“Part of the goal for the new building will be to help pull the rest of the campus into the experience of real science,” Boger adds. “We think the architecture should be inviting and support the sense that science is fun.”
Wesleyan’s educational model features science graduate programs situated within a traditional liberal arts college, as well as a strong focus on interdisciplinary research and teaching. Wesleyan undergraduates have opportunities to participate in extramurally funded research in close partnership with faculty and graduate students. They frequently participate in upper-level project-based laboratory experiences, and over a third of science majors execute independent research projects in the laboratories of Wesleyan faculty. According to data compiled by the National Science Foundation, Wesleyan consistently ranks among the top 10 baccalaureate colleges in the numbers of students going on to obtain the Ph.D degree in the sciences.
Boger began to realize his own love of the sciences when as a boy of nine he began growing potassium permanganate crystals in a lab he set up above the family garage. He also swabbed the mouths of neighborhood playmates and grew cultures in his mother’s refrigerator.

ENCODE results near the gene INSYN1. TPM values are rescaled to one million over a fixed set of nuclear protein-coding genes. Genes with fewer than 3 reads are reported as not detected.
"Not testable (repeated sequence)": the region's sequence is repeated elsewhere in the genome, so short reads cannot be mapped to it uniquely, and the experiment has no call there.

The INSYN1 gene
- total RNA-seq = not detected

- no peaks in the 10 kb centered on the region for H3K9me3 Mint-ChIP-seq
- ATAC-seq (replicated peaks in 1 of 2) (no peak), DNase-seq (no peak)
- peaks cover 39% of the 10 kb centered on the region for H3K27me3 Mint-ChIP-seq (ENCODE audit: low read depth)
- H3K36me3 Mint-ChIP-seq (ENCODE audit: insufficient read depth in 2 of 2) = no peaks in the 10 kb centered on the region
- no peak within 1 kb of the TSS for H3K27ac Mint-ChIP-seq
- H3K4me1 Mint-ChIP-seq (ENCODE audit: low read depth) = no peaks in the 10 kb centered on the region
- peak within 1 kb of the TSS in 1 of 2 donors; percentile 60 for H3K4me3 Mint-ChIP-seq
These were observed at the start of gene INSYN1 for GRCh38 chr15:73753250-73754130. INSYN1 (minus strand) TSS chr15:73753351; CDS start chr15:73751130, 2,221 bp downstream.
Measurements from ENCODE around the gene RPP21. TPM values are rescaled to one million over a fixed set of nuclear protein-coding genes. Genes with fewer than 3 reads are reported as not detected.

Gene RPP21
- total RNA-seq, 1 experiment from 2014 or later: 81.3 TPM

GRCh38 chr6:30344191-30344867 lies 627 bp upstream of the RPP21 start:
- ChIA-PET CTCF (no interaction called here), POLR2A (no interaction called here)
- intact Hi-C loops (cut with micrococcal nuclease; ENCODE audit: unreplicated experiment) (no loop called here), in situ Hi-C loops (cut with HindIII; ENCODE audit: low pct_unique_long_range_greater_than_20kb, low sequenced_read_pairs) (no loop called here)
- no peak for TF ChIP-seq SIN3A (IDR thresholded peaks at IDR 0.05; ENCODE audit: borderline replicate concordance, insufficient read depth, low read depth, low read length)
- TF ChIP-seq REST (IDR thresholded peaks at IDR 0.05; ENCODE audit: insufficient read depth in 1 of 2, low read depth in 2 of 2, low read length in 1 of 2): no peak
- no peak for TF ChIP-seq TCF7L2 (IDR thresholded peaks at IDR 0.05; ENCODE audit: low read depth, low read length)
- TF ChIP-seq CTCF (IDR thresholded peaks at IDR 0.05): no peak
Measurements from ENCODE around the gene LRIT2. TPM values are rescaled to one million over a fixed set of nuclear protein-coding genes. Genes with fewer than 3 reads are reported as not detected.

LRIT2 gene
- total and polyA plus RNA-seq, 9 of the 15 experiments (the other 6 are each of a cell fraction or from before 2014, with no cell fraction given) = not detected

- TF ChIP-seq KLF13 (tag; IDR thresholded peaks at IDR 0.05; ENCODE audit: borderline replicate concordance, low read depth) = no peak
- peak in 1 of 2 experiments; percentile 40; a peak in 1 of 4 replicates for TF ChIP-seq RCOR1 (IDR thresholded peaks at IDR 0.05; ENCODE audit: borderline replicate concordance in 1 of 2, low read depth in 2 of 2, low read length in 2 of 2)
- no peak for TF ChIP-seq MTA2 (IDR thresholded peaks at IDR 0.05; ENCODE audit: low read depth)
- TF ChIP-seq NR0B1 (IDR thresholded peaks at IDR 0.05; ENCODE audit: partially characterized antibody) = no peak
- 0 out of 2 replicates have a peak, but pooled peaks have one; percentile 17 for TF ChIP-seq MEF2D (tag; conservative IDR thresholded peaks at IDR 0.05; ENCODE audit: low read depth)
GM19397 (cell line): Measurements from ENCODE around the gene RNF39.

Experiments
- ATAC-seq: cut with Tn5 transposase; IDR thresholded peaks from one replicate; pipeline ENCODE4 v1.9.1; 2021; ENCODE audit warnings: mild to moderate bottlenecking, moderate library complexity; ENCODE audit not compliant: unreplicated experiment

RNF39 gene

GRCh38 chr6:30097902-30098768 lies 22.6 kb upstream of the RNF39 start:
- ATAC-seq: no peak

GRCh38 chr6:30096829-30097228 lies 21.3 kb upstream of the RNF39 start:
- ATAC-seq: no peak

“If you had asked me then if I was going to be a scientist, I wouldn’t have understood why you were asking,” he says. “It was simply that science was a fun thing to do.
“Fast forward a few years to the day I walked into Max Tishler’s organic chemistry class, and that was a good moment as well,” Boger says. “Max was amazingly animated and passionate about why this was all so important. Peter Leermakers was my Intro to Chem teacher, and he had the same sense of fun.”
Boger is a director and vice chairman of BIO, the biopharmaceutical industry trade association; a founding director of the New England Healthcare Institute, and a director of the Hastings Institute. He holds a BA in chemistry and philosophy from Wesleyan and MS and PhD degrees in chemistry from Harvard University. Amy Schafer Boger , a physician and Fellow of the American Academy of Pediatrics, is a professional ceramic artist.
“We are grateful to Joshua Boger for his leadership on the Science Advisory Council and the Board of Trustees and to Joshua and Amy for their personal generosity to Wesleyan,” says President Doug Bennet. “Their enthusiasm for Wesleyan science education inspires all of us to think expansively about ways we can advance our work to address a crucial societal need. We look forward to having a facility that will support the experience of science as a vital and integral part of the education all our students receive.”
|By Justin Harmon, vice president for Public Affairs|